Proclamation of 1763 – no expansion past the Appalachian Mts. Stamp Act – A tax on all printed goods Quartering Act – colonists forced to house and feed soldiers Colonists protest by ignoring laws, petitioning, & boycotting

10 STAMP ACT Colonial Parody of Stamp

11 Charles Townshend “Champagne Charlie” Indirect Taxes imposed on lead, paper, paint, and tea. Tax taken at seaport. Colonists boycott – refuse to buy – British goods Women participate in boycott

12 Charles Townshend DOMINO #3 Unfair Taxes Stamp Act Townshend Acts

13 British troops in Boston Patriot mob antagonizes the troops. British troops fire on Bostonian colonists. 5 died.

14 Paul Revere’s version of the events
of March 5, 1770 The building above the British soldiers is referred to as “Butcher’s Hall”. It was actually the Customs House. The colonists are shown unarmed. In reality they carried clubs and were throwing rocks at the soldiers. All the soldiers are being ordered to fire at the same time. In reality the crowd was yelling “fire” and the British soldiers thought the order came from their commander. Even if the events portrayed in this picture don’t pull at your heart strings, we (the colonists) have a little dog on our side. Awwww

15 Site of Boston Massacre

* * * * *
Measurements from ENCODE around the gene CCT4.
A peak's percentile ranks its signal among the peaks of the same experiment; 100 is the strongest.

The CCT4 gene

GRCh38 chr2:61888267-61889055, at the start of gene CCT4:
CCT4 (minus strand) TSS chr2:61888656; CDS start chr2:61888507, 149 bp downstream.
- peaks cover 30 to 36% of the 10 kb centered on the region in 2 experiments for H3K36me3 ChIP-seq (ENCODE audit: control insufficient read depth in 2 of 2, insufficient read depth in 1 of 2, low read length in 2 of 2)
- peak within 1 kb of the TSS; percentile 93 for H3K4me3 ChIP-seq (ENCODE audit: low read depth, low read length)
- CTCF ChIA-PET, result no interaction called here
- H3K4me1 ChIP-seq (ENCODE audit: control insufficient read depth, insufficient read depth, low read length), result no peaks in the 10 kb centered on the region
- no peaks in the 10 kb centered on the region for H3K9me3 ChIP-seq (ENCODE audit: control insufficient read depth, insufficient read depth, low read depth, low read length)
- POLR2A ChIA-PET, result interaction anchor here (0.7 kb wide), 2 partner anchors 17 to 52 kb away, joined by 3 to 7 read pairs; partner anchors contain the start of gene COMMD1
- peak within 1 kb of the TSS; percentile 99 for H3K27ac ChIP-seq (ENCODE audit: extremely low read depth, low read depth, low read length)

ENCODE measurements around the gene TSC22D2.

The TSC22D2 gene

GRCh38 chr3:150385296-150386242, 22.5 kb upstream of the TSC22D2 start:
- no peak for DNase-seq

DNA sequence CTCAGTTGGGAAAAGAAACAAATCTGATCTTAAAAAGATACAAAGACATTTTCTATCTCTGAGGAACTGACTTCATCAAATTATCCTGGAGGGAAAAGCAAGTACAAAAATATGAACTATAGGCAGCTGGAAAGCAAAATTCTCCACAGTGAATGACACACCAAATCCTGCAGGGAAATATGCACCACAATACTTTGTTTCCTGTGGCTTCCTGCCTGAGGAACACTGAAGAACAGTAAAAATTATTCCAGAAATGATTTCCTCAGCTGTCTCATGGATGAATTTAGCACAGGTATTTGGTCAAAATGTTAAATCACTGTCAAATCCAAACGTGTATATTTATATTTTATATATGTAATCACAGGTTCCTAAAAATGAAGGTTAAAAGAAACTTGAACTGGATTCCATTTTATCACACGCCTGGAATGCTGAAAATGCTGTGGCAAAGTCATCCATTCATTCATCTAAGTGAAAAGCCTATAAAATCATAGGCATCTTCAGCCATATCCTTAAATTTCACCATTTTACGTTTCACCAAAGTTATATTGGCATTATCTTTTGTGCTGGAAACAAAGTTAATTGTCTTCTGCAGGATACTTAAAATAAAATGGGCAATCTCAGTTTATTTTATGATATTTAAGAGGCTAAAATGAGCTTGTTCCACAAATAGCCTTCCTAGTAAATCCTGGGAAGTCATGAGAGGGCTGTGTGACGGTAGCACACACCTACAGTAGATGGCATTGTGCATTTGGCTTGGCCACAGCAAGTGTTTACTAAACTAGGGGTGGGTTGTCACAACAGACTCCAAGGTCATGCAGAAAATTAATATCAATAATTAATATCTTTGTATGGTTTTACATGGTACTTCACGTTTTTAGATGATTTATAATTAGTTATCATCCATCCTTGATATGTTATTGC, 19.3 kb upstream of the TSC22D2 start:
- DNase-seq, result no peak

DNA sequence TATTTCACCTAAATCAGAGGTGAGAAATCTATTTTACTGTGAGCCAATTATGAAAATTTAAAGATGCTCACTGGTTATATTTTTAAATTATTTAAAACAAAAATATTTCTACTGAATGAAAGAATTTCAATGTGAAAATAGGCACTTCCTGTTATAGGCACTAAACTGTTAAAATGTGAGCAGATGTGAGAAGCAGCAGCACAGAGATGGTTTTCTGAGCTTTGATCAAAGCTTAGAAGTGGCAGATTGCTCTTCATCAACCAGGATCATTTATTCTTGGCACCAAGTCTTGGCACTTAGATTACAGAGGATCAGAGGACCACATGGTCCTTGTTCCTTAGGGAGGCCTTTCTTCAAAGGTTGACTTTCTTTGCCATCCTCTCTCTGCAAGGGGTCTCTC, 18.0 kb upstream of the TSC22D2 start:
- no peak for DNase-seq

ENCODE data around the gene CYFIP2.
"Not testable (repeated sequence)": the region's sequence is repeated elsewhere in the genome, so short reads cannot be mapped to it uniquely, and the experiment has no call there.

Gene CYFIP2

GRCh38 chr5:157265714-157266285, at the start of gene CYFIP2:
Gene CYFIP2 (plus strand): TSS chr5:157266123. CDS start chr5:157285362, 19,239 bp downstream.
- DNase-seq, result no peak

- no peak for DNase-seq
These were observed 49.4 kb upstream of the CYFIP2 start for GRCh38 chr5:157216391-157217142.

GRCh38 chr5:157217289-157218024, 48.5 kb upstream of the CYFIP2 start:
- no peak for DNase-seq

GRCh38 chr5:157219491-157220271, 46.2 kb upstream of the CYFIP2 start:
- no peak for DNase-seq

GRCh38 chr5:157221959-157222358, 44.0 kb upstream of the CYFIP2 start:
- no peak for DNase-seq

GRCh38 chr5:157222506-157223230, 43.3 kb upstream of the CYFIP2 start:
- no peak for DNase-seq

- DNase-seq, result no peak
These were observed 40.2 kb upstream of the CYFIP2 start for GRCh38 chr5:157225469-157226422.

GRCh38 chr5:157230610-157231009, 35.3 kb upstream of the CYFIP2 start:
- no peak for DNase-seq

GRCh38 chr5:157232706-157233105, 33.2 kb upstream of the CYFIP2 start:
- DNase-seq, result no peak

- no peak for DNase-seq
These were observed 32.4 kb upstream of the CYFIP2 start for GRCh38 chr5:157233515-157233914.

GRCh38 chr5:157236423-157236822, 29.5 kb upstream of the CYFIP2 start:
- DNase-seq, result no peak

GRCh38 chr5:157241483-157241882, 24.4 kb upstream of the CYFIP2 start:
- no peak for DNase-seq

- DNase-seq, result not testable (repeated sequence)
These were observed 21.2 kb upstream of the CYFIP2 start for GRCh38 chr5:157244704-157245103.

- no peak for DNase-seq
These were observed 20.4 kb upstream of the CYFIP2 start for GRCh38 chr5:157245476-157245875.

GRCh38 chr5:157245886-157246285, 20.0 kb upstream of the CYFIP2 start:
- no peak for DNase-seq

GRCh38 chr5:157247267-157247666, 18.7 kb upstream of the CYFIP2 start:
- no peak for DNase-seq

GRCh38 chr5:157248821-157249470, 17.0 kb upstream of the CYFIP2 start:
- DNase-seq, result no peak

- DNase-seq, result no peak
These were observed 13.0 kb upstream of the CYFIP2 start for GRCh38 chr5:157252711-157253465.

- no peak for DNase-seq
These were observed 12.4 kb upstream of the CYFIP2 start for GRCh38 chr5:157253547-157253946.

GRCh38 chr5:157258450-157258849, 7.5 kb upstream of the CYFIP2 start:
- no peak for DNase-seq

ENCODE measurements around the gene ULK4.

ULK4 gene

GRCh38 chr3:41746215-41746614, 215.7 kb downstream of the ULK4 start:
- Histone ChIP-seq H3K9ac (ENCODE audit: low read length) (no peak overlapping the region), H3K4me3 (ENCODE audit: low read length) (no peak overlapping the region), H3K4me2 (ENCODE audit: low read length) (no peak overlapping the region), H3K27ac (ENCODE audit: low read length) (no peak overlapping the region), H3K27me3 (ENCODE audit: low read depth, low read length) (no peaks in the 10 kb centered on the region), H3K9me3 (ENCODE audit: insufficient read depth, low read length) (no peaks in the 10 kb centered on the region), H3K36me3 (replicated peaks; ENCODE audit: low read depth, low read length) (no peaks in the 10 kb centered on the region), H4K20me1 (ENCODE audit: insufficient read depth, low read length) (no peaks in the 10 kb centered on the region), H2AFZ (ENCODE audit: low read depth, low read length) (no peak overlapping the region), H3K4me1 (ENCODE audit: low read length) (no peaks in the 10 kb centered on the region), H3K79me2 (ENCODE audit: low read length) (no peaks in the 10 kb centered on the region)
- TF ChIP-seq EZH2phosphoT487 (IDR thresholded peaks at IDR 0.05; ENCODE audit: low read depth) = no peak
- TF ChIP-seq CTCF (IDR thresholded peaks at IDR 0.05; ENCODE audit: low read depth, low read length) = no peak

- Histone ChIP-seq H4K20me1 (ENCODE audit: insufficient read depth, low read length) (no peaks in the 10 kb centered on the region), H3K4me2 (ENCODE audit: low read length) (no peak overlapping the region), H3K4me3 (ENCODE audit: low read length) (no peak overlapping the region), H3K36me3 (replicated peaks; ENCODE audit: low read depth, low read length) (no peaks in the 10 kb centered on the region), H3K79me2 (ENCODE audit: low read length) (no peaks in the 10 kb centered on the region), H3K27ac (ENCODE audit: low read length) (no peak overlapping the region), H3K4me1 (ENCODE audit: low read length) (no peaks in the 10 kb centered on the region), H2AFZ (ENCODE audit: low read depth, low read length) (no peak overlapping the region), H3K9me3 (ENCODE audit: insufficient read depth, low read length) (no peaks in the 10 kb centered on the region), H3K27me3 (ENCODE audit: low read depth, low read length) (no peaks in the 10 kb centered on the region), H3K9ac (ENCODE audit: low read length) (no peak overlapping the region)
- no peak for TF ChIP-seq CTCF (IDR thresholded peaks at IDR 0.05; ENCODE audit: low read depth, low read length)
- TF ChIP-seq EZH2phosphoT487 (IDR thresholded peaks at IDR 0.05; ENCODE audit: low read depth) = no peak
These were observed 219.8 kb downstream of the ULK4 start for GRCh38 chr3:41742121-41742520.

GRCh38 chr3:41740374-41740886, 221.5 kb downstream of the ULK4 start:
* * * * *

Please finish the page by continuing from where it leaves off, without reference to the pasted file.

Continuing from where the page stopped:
Memorial for slain colonists Site of Boston Massacre DOMINO # 4 Boston Massacre

16 DOMINO #6 – Boston Tea Party
Colonists forced to buy tea from the British East India Company Sons of Liberty dump tea into Boston Harbor John Adams celebrating the Boston Tea Party DOMINO #5 – Tea Act DOMINO #6 – Boston Tea Party


18 The Bostonians Paying the Excise-Man, 1774 British propaganda print referring to the tarring and feathering of Boston Commissioner of Customs John Malcolm four weeks after the Boston Tea Party. The men also shove tea down Malcolm's throat.

19 DOMINO # 7 Intolerable Acts
Britain punishes Boston with several harsh laws. Loyalists believe Bostonians have gone too far. Letter from the First Continental Congress to King George III Intolerable Acts Boston’s ports are completely closed Boston under military rule All town meetings and gov. activities are suspended

20 Exports & Imports: